Intake of adequate amounts of sodium, water, and other electrolytes, such as potassium and magnesium, can also help relieve constipation, which is another issue most people complain about in the early days of keto dieting.
2. Consume More Fat
Surely, raising your salt and water intake will relieve most of your keto flu symptoms. But if you are still feeling unwell after doing this, try to consume more fat in your diet.
Most people who are new to low-carb eating don’t like consuming fat due to years of misinformation that it is unhealthy.
However, if you suddenly reduce carbs without increasing your fat or protein intake, your body will believe you are starving. So, you will feel hungry, fatigued, and awkward.
A balanced keto diet should include adequate fat to make sure you
- Don’t feel hungry following a meal
- Can stay for hours without eating, and
- Be full of energy
Ensure that you increase your fat intake in the early keto days until your body fully adjusts to using ketones and fat as its main source of energy. Once your body has adjusted, you can slightly reduce fat to know how much you need to be full and satisfied.
When unsure of how much fat to take, try adding butter or other fat to your meal.
3. Slow Down Transition
If you have added more fat, salt, and water and still feel tired, achy, and miserable, we advise that you continue keto eating for a couple more days until your symptoms disappear. Remember that keto flu symptoms are not permanent – they will soon go away once your body adjusts to burning fat.
However, you can slow down your keto transition by eating a few more carbohydrates, for example, by consuming a more moderate amount of carbohydrates in your diet, i.e., 20 to 50g of carbohydrates per day.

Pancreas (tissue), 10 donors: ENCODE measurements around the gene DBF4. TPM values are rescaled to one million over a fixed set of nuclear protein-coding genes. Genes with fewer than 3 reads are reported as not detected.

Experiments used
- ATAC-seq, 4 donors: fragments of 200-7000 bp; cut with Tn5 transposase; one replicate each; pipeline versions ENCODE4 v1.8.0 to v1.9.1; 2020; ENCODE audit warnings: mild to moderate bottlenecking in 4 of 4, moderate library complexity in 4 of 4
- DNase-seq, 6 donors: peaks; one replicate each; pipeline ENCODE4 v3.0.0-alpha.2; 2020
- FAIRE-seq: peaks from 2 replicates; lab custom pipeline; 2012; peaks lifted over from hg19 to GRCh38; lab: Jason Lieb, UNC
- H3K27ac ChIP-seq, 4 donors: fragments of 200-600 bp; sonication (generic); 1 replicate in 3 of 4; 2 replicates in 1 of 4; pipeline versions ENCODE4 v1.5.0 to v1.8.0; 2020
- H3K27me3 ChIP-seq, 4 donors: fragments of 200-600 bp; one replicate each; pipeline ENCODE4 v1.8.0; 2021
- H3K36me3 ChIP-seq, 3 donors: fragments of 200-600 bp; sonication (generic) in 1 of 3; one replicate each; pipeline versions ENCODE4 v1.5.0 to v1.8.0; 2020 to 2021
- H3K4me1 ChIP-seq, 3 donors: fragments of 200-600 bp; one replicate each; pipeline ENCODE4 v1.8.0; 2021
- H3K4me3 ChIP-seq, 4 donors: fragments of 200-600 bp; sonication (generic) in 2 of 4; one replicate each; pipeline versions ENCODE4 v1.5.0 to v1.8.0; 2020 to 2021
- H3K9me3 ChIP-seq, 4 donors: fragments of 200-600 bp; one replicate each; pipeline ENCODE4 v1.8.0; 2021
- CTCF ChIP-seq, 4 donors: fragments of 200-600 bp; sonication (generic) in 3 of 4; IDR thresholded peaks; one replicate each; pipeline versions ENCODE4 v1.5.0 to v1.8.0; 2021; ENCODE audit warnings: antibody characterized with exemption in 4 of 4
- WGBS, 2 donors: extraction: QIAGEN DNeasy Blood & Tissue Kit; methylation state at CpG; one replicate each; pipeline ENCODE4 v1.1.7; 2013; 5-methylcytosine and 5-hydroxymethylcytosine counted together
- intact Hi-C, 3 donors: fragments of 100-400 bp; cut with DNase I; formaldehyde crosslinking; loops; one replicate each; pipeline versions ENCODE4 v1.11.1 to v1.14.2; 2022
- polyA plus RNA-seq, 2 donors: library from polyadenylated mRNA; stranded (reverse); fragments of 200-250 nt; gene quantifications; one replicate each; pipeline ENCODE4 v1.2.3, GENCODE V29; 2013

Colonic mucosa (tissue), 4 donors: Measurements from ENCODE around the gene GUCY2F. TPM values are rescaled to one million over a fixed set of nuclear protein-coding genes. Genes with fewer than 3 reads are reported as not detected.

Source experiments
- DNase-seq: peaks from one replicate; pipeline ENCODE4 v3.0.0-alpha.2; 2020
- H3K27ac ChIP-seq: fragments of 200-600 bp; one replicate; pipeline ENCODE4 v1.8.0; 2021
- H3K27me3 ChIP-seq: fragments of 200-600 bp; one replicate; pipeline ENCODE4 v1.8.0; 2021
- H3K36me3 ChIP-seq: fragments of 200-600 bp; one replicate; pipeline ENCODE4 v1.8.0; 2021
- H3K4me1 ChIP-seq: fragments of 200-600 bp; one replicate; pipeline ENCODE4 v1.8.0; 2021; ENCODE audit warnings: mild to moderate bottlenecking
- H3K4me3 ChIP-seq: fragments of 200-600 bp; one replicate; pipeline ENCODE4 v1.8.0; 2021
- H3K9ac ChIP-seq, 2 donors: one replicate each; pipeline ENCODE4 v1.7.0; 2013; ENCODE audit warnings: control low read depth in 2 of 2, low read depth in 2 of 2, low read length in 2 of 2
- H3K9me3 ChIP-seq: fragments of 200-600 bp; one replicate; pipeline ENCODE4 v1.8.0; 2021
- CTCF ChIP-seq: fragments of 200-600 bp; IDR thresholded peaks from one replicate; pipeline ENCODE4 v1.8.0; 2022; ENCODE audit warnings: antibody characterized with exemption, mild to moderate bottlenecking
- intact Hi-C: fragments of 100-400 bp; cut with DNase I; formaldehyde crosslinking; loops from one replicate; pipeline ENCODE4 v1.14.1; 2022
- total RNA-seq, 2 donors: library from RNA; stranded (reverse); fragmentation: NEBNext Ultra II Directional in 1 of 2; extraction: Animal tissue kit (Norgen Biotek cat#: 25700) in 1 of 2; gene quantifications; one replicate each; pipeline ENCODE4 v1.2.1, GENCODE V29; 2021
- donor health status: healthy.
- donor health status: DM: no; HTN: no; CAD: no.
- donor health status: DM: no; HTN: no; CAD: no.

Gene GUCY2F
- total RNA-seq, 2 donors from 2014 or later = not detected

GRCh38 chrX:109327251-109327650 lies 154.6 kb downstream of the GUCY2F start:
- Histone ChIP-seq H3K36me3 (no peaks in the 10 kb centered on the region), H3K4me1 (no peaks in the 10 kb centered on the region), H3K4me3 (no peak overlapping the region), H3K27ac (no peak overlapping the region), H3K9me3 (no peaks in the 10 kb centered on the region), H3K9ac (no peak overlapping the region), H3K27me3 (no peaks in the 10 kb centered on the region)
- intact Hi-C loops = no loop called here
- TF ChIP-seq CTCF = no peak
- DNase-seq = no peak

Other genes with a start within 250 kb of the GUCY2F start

Taking more carbs may mean slower weight loss and decreased improvements in your health.
However, it may still result in improved health, especially if you are avoiding sugar and processed foods. And keto flu won’t be a problem anymore.
After your body has adapted to eating low-carb, try to keep your daily carb intake below 20g again to see if your body prefers this or a slightly higher carbohydrate intake.
4. Go Easy With Physical Activity
While your energy and stamina may increase when on a keto diet, trying to do too much in the beginning stages of keto dieting can make your keto flu symptoms worse.
Studies conducted by popular keto expert Dr. Steve Phinney on obese people and endurance athletes show that physical performance reduces in the first week of starting very low-carb eating. Thankfully, this research also indicates that performance usually goes back to normal and may even improve within four to six weeks.
Stretching, walking, yoga, or other mind-body exercises should be okay and might improve your symptoms. However, try not to stress your already stressed body by engaging in any rigorous workout. Go easy with exercise in the early weeks of keto and gradually increase the intensity of your workouts.
5. Don’t Deliberately Limit Calorie Intake
Many people find that they don’t feel very hungry in the first few days of keto. This may be due to the headache or nausea that lowers appetite for food. However, some people may be starving but worry that they are consuming too many calories to achieve a quick weight loss.
For example, the popular Atkins diet starts with the induction phase, which is the strictest phase that makes you burn a lot of fat and slip into the ketosis state fast. People on this diet can take as much of the permitted foods needed to feel full as long as they limit their carb intake to 20 or fewer grams per day.
It’s not good to place too much importance on calories when trying to adapt to a ketogenic diet. The keto flu symptoms may even worsen if you allow yourself to get hungry or worry about how much food you are consuming.
After you have fully adapted to ketosis, your appetite may reduce, and you will eventually be eating less food.
Consume as much of the permitted foods as you need to feel full and keep keto-snacks, such as hard-boiled eggs, in the house in case you feel hungry between meals. Plus, ensure that you are not getting too full by eating slowly and looking out for hunger and fullness signals.
While a ketogenic diet grants many benefits, it’s important to do it under expert supervision for healthy weight loss.
Keto diets have come a long way and there are many modified versions that offer even greater and faster results (take Ideal Protein ketogenic protocol for example).
You can get answers to any questions about keto flu and ketogenic diets by scheduling a complimentary consultation with our nutritionists.
Feel free to get in touch.